GenotypexPlant Population Studies
There was a large genotypic variation in the grain yield during all 3 years
of the study (Table 5). Some of the genotypes like SL 459,
SL 517, SL 525 and SL 295 were quite high yielders. There was large year to
year variation in the grain yield in some of the genotypes like PK 416 and PK
Plant population of 0.45 and 0.60 million plants ha-1 produced more than 0.30 million plants ha-1. On the basis of mean of 3 year data plant population of 0.45 and 0.60 million plants ha-1 produced 10.3 and 12.0% higher yield than 0.30 million plants ha-1. As the plant population increased, plant height and biological yield increased whereas, the number of pods plant-1 decreased (Table 6).
Grain yields were generally comparable with 24 May, 8 and 24 June sowings,
however, 8 July sowing produced the lowest yield (Table 2).
Delayed sowings result in lower grain yields of soybean (Yunusa
and Ikwelle, 1990; Bastidas et al., 2008;
Cox et al., 2008; De Bruin
and Pedersen, 2008a). In the present study, on the basis of 3 year data,
compared to 24 June sowing there was 27.3% reduction in the grain yield with
8 July sowing. In earlier studies also, it has been reported that the crop sown
late (10 July) may produce 20-30% lower grain yield than the timely (26 June)
sown crop (Yunusa and Ikwelle, 1990). Late sowings may
produce lower grain yields due to a variety of reasons including shortening
of growth period (Purcell et al., 2002), less
accumulation of photo-synthetically active radiation (Purcell
et al., 2002) and less number of heat units and helio-thermal units
(Dhingra et al., 1995). Furthermore, with delay
in sowing, plant height, diameter and node number of main stem (Kang
et al., 1998), total dry matter yield (Dhingra
et al., 1995), 100-seed weight (Kang et al.,
1998) and pods plant-1, seeds pod-1 and 100-seed weight
(Jasani et al., 1994) decrease, ultimately resulting
in lower yields. In the present study also, with the delay in sowing plant height,
pods plant-1, 100-seed weight and biological yield decreased (Table
3), which were responsible for low grain yields. With delay in sowing harvest
index improved (Table 3), possibly due to better source-sink
relationship. In 2000, lower grain yields of 24 May and 8 June sowings than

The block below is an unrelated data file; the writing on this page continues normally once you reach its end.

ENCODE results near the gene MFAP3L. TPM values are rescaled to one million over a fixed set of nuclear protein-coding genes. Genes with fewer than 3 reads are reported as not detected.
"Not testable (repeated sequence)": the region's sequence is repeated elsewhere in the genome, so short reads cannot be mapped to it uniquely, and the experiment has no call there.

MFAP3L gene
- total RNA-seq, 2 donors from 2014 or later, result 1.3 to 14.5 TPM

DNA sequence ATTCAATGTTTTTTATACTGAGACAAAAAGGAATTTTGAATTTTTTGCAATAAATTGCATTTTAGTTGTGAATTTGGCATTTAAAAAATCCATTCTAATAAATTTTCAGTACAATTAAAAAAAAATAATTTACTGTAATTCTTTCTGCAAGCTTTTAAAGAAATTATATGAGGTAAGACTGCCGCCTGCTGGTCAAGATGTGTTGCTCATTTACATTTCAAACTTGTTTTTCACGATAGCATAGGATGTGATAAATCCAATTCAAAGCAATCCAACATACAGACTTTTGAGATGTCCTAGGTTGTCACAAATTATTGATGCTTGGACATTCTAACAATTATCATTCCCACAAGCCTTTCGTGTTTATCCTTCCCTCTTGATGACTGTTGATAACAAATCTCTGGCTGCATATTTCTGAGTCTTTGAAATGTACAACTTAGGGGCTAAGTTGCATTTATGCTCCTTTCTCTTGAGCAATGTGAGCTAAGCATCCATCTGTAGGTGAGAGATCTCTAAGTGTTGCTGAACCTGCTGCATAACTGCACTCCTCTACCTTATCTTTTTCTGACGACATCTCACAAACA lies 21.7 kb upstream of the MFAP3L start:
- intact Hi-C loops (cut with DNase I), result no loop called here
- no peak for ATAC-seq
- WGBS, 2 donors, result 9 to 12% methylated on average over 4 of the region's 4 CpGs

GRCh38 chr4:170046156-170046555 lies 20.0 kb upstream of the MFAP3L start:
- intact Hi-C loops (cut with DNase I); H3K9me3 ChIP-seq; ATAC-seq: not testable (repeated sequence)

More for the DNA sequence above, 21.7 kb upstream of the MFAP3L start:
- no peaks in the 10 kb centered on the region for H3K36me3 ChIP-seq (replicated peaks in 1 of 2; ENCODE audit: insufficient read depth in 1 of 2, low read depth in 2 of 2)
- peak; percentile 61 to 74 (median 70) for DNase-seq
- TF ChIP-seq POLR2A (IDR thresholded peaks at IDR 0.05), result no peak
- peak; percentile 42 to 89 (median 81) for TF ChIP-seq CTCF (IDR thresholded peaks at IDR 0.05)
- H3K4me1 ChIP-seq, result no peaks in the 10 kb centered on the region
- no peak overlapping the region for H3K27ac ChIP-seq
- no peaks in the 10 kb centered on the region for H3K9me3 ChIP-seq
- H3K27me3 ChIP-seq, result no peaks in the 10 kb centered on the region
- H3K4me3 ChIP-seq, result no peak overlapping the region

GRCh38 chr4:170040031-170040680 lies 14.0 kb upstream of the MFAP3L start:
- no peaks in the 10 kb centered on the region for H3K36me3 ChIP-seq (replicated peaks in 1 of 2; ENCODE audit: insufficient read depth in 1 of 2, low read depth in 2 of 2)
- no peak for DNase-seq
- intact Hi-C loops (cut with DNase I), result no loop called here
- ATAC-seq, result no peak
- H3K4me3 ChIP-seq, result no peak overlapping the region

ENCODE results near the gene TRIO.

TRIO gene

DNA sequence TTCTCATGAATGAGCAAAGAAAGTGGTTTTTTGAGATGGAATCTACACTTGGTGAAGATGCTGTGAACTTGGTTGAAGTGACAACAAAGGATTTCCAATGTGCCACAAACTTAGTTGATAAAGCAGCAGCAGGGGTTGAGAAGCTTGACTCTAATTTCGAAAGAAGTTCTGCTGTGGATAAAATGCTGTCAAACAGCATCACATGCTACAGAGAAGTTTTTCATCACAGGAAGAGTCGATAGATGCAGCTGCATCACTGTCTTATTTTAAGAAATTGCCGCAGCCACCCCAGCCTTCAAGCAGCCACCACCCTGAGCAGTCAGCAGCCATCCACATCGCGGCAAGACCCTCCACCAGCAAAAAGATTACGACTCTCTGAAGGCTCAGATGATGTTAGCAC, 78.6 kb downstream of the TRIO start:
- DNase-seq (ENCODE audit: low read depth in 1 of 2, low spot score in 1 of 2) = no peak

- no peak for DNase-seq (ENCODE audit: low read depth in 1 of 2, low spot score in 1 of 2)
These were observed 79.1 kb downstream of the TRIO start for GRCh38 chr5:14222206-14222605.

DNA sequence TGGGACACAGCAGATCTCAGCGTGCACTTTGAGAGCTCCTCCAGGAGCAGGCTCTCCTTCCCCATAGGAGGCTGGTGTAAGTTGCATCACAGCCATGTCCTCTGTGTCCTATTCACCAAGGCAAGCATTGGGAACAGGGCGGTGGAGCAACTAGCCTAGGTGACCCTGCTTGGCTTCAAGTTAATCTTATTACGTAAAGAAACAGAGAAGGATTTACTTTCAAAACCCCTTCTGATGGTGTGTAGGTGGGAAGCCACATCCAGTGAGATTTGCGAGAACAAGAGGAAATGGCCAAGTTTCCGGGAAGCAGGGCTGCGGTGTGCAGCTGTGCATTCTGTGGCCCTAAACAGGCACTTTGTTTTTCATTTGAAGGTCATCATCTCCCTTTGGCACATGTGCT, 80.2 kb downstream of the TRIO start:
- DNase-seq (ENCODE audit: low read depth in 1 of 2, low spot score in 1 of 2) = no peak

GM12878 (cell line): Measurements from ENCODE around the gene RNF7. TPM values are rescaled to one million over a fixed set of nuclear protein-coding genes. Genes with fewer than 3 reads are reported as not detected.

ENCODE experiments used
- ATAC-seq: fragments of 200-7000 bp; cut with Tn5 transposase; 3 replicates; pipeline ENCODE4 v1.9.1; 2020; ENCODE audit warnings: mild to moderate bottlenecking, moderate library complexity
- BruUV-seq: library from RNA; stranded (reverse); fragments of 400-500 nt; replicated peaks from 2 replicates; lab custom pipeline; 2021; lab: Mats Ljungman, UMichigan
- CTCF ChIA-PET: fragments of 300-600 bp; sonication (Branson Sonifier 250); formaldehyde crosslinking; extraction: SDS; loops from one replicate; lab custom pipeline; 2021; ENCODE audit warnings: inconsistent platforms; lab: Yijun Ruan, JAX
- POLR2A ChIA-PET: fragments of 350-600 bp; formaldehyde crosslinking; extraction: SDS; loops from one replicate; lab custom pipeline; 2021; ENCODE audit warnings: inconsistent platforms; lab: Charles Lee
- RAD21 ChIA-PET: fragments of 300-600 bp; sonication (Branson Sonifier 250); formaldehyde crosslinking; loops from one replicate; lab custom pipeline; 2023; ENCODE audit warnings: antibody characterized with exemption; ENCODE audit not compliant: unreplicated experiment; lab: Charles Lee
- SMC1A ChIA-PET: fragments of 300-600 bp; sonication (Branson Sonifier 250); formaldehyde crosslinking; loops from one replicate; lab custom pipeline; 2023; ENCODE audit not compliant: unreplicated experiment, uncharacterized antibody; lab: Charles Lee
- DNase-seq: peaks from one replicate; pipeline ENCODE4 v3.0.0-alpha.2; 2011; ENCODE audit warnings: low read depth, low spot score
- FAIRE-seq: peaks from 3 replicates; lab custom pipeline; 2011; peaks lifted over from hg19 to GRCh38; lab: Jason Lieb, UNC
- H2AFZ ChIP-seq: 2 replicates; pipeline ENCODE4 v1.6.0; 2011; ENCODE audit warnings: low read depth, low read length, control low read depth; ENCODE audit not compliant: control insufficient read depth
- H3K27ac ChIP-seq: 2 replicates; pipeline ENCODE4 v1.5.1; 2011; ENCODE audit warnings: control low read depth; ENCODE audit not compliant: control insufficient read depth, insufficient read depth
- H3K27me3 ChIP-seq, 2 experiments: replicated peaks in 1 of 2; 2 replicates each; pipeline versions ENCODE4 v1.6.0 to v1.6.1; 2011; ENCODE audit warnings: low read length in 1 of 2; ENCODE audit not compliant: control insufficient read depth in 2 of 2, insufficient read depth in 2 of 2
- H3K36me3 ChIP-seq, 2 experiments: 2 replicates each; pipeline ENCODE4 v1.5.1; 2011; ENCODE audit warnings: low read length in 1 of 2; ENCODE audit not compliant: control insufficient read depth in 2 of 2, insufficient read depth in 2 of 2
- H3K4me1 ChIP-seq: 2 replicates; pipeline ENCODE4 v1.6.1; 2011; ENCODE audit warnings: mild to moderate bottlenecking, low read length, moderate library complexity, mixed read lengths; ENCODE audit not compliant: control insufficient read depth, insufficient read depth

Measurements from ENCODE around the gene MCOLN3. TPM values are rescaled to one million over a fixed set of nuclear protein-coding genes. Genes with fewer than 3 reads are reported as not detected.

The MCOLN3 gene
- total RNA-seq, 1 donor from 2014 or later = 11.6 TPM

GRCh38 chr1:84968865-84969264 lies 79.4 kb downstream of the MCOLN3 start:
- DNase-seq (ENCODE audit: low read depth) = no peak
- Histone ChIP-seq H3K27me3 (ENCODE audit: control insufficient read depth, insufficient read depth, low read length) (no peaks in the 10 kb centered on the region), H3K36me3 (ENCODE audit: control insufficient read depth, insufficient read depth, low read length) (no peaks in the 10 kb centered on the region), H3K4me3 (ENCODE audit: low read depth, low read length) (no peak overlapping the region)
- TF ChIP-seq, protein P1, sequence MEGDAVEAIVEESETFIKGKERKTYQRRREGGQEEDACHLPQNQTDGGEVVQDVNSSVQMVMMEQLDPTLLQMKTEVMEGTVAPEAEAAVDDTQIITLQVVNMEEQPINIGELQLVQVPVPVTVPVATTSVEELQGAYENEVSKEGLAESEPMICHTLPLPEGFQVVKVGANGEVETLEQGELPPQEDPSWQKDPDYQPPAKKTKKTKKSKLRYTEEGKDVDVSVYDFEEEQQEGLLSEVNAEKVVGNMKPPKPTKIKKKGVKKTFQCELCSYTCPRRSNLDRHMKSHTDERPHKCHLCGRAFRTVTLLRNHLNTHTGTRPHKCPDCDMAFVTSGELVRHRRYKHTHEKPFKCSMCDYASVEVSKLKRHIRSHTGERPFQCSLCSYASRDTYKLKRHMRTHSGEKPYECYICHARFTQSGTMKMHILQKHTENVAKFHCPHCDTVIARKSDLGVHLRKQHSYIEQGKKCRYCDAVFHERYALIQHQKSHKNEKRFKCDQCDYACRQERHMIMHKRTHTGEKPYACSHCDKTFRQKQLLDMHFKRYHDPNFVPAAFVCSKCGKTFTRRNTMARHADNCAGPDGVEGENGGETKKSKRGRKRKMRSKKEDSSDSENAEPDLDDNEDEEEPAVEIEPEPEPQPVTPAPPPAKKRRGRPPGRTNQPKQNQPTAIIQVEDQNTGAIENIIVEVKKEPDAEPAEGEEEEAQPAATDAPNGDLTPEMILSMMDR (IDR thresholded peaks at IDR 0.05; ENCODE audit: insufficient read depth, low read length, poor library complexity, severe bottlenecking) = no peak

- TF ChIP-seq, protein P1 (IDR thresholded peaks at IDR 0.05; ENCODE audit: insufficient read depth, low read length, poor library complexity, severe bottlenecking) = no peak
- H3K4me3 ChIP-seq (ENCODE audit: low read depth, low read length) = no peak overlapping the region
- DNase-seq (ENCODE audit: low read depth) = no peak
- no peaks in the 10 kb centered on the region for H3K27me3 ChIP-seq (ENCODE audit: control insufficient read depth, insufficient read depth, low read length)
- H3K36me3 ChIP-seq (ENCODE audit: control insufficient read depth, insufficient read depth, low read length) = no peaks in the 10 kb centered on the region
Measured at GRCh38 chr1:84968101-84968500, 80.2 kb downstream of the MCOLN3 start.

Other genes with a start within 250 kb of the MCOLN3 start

24 June sowing could possibly be due to low rainfall in July (Table
Results have shown that 0.45 and 0.60 million plants ha-1 were on
par, both being significantly better than 0.30 million plants ha-1
in influencing the grain yields of soybean (Table 5). Grain
yield of soybean increased with increase in the plant density from 0.222 to
0.666 million plants ha-1 (El Din et al.,
1997) or 0.166 to 0.476 million plants ha-1 (El
Douby et al., 2002) or 0.296 million plants ha-1 to 0.444
million plants ha-1 (Bhosale et al., 1995).
Other researchers have also reported that the grain yields of soybean were similar
with 0.40 and 0.60 million plants ha-1 and higher than those with
0.20 million plants ha-1 (Rani and Kodandaramiah,
Higher plant population had higher grain yield (Table 5)
as well as biological yield (Table 6) due to higher plant
stand per unit area. Plant height increased with higher plant population (Table
6), possibly due to competition amongst plants for sunlight. However, at
higher plant population the number of pods plant-1 decreased (Table
6), due to competition amongst plants for resources like nutrients, moisture,
light and space. Though lower plant density may result in higher mean number
of branches, pods and seeds per plant; weight of pods and seeds per plant and
100-seed weight (El Douby et al., 2002) possibly
due to low inter plant competition, yet the grain yields on per unit area basis
are lower due to inadequate plant population. Dry matter accumulation plant-1,
number and dry weight of nodules plant-1 (Dubey
and Billore, 1993), number of branches and pods plant-1 (Kang
et al., 1998; Ball et al., 2000)
and number of seeds pod-1 (Kang et al.,
1998) decrease with an increase in plant density. However, on a per unit
area basis these parameters show an increasing trend with increasing plant density
and thus resulting in higher grain yield at higher plant population, as observed
in the present investigation (Table 5).
Genotype SL 459 was tested in all the experiments during all the years of investigation
and it produced the highest grain yields in every trial (Table
2, 4 and 5). Based on mean data it produced
44.5% (Table 2) and 39.4% (Table 4) higher
grain yields than SL 295 and 32.2% (Table 2) and 42.1% (Table
5) higher grain yields than PK 416. Genotypes of soybean do differ in grain
yields (El Douby et al., 2002; De
Bruin and Pedersen, 2009). High yields in some of the genotypes may be due
to better growth, higher tolerance to diseases, adequate crop duration, etc.
Genotypes do differ in leaf area index, crop growth rate and net assimilation